Contacts and chapters will be set up on individual campuses beginning in the fall, and members will be encouraged to educate their peers on the Church's vision for Catholic higher education and to address problems that may conflict with that vision.
Eventually the founders of CNS plan to build a resource library, including documentation on developments and problems at Catholic institutions throughout the United States. The plans for CNS also include manuals to assist students and faculty with maintaining a Catholic identity from within their colleges and universities, and studies of practical solutions for administrators.
One of the immediate concerns of CNS is the U.S. bishops' implementation of <Ex Corde Ecclesiae,> which includes 11 "norms" that are binding on all Catholic institutions of higher education. Despite a lengthy process of prior discussion with Catholic academics from around the world, many of whom criticized early drafts of <Ex Corde Ecclesiae> as too restrictive of academic freedom, the papal document includes such requirements as the hiring of at least 50% Catholic faculty members and a periodic review of each university's commitment to Catholic teaching.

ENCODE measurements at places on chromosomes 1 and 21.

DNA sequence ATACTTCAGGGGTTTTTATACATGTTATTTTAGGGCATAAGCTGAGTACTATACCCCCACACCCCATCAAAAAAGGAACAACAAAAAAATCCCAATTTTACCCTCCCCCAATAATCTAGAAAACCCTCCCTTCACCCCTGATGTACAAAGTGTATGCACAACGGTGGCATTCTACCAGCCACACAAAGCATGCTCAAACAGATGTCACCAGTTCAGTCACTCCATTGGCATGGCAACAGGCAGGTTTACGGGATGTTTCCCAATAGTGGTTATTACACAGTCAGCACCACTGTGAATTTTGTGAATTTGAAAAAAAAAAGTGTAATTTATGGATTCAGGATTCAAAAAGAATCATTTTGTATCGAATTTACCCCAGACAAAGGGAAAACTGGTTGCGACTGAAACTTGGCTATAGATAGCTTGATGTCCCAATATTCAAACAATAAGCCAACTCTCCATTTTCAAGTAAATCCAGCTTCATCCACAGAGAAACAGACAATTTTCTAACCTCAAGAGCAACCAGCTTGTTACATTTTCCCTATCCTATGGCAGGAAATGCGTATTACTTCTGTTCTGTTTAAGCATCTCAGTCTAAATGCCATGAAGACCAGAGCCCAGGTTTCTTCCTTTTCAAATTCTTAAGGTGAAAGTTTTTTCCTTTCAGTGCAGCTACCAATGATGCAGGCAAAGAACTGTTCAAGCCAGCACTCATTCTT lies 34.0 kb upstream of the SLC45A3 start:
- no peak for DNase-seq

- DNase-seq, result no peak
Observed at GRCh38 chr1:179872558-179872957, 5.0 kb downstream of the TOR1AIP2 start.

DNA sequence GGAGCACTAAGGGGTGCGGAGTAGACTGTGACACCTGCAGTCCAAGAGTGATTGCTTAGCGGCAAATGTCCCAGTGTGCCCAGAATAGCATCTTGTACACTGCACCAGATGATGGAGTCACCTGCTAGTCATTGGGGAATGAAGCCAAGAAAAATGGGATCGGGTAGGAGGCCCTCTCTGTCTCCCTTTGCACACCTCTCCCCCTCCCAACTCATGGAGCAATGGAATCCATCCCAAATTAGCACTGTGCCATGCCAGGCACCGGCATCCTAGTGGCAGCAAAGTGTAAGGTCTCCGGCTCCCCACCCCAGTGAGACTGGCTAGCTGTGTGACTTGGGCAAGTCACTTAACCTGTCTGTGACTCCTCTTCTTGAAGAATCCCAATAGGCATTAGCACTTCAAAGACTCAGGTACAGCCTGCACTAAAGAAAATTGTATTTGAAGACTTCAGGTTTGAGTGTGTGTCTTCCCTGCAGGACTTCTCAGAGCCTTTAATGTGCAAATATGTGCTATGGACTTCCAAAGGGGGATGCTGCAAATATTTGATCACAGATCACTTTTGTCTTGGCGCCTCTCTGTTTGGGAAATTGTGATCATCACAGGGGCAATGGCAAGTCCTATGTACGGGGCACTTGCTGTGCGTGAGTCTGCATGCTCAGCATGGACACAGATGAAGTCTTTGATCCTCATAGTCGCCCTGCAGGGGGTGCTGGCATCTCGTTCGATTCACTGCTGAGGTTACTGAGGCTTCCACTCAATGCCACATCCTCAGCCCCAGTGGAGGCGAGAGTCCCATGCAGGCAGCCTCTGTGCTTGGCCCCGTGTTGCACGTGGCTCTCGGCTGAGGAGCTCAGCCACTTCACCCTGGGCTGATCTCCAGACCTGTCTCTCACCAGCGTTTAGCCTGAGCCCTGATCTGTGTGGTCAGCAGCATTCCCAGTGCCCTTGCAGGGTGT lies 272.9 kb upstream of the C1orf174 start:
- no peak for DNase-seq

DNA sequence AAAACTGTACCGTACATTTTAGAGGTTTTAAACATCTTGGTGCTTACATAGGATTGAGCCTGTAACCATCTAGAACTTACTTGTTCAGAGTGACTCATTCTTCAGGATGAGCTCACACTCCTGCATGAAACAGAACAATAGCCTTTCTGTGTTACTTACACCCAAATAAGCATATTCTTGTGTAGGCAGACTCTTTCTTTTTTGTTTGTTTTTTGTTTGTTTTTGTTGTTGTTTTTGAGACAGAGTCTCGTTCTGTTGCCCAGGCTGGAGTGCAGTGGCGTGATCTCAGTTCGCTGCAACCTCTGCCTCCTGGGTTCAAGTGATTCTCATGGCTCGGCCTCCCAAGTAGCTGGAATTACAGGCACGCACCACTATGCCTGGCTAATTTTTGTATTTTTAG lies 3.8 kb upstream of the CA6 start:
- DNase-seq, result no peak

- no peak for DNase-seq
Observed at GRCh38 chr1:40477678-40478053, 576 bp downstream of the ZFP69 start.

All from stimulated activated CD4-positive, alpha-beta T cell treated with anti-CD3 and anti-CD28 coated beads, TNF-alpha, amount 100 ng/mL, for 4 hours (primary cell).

Furthermore, Catholic universities are expected to include the mandates of <Ex Corde Ecclesiae> in the governing documents of their institutions.
The Holy Father required that each episcopal conference implement the norms of <Ex Corde Ecclesiae> through particular ordinances that are appropriate to each region's cultural and legal environment. The National Conference of Catholic Bishops (NCCB) was expected to issue the final draft of the U.S. ordinances this spring, but college and university administrators and academics have convinced the bishops to conduct a lengthy nationwide discussion that could delay the ordinances for at least another year.